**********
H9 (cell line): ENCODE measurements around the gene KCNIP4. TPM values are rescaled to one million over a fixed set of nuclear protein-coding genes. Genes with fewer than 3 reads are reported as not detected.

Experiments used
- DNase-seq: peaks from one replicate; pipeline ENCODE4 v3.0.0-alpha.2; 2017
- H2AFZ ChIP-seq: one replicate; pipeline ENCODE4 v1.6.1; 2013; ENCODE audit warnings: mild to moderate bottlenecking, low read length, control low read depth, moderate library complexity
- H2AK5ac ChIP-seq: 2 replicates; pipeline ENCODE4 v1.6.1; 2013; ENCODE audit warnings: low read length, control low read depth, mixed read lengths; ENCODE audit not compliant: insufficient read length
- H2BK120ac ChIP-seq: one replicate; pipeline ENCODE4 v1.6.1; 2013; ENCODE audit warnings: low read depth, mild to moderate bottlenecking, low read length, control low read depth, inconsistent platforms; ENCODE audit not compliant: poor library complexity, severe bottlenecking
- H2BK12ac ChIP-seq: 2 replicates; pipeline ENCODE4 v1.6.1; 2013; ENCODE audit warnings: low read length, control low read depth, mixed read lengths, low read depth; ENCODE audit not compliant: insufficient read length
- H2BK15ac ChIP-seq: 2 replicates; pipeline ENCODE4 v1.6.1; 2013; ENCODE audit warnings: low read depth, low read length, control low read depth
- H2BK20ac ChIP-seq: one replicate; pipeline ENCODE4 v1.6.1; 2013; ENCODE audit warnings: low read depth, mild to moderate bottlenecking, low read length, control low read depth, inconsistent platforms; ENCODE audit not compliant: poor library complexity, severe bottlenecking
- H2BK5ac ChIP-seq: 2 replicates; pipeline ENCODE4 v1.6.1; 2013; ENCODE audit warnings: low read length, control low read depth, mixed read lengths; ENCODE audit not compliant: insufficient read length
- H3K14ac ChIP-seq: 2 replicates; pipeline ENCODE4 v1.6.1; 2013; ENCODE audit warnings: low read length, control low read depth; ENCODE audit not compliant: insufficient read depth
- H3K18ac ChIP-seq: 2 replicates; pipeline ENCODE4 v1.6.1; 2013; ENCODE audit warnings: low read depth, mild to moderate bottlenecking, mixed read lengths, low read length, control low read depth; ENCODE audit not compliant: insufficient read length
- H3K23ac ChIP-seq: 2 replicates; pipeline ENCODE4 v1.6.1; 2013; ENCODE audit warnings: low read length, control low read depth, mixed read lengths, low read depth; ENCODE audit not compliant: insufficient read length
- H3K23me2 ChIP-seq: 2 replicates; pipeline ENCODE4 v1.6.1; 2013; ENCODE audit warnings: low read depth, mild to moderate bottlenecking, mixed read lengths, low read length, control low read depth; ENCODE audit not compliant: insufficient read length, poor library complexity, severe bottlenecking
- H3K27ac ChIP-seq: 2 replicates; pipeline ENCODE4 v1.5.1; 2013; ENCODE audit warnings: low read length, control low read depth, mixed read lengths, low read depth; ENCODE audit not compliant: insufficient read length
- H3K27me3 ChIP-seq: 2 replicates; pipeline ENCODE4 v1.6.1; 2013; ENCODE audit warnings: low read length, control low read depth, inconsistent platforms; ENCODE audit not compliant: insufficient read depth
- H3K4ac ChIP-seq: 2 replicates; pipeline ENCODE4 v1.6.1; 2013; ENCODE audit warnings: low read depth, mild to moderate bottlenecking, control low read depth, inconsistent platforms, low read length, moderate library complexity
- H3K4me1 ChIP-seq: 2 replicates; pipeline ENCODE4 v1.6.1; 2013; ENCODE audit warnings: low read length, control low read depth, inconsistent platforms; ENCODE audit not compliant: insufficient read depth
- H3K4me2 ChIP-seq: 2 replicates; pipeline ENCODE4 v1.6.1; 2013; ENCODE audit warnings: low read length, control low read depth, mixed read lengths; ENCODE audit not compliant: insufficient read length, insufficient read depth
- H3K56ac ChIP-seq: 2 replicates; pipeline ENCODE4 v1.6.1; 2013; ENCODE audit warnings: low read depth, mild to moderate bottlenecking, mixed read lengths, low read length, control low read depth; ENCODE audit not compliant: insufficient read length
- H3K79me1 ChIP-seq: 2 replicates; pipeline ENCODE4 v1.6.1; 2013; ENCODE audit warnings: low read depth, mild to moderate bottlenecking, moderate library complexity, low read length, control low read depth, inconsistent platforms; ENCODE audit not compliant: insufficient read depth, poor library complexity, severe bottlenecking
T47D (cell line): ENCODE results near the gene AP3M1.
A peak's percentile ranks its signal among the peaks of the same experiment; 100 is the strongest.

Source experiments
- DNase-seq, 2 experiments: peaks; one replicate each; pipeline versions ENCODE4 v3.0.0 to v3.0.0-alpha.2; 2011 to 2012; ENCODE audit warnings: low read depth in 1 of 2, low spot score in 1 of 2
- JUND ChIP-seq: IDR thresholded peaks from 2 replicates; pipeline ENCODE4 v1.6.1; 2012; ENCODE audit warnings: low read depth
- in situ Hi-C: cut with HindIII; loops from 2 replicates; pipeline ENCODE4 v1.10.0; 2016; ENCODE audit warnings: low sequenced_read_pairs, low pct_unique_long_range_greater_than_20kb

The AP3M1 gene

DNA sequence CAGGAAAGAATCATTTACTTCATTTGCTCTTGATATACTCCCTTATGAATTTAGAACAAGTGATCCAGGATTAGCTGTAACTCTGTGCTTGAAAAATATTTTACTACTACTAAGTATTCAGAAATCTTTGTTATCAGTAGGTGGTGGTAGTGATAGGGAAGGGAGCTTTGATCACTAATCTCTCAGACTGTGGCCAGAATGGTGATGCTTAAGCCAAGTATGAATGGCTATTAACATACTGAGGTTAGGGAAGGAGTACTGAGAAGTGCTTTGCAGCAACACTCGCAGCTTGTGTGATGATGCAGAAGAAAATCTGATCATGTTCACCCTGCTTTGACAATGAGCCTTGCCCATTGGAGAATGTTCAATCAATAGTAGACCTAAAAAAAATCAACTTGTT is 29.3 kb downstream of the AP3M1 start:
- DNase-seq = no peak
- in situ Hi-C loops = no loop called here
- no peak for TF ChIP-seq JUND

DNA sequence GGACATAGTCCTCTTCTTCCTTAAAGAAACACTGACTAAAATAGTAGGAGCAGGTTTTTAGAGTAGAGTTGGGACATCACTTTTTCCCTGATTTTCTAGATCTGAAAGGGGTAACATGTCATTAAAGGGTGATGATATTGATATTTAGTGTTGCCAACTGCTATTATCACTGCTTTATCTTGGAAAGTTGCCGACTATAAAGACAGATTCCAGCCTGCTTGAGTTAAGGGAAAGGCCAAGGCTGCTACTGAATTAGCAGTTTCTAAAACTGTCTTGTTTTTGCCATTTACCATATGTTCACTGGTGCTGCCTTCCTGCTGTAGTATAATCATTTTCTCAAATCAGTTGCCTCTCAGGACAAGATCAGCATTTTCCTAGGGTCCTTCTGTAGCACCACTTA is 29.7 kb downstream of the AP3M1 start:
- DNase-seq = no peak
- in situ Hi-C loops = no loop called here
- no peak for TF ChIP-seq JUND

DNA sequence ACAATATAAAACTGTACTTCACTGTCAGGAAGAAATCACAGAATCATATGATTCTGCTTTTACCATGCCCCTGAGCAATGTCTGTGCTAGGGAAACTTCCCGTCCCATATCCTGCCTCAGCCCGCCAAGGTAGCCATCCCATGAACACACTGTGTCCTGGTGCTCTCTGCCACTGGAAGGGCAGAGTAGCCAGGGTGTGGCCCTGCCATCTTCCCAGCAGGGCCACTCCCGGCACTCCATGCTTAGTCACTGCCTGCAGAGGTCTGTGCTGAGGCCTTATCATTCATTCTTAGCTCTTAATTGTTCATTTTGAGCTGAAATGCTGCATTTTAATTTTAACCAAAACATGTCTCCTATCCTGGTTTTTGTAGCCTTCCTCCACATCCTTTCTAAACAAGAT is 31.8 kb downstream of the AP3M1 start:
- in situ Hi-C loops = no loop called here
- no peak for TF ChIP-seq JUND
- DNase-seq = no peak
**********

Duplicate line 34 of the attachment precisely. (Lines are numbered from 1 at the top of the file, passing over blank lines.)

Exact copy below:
- DNase-seq = no peak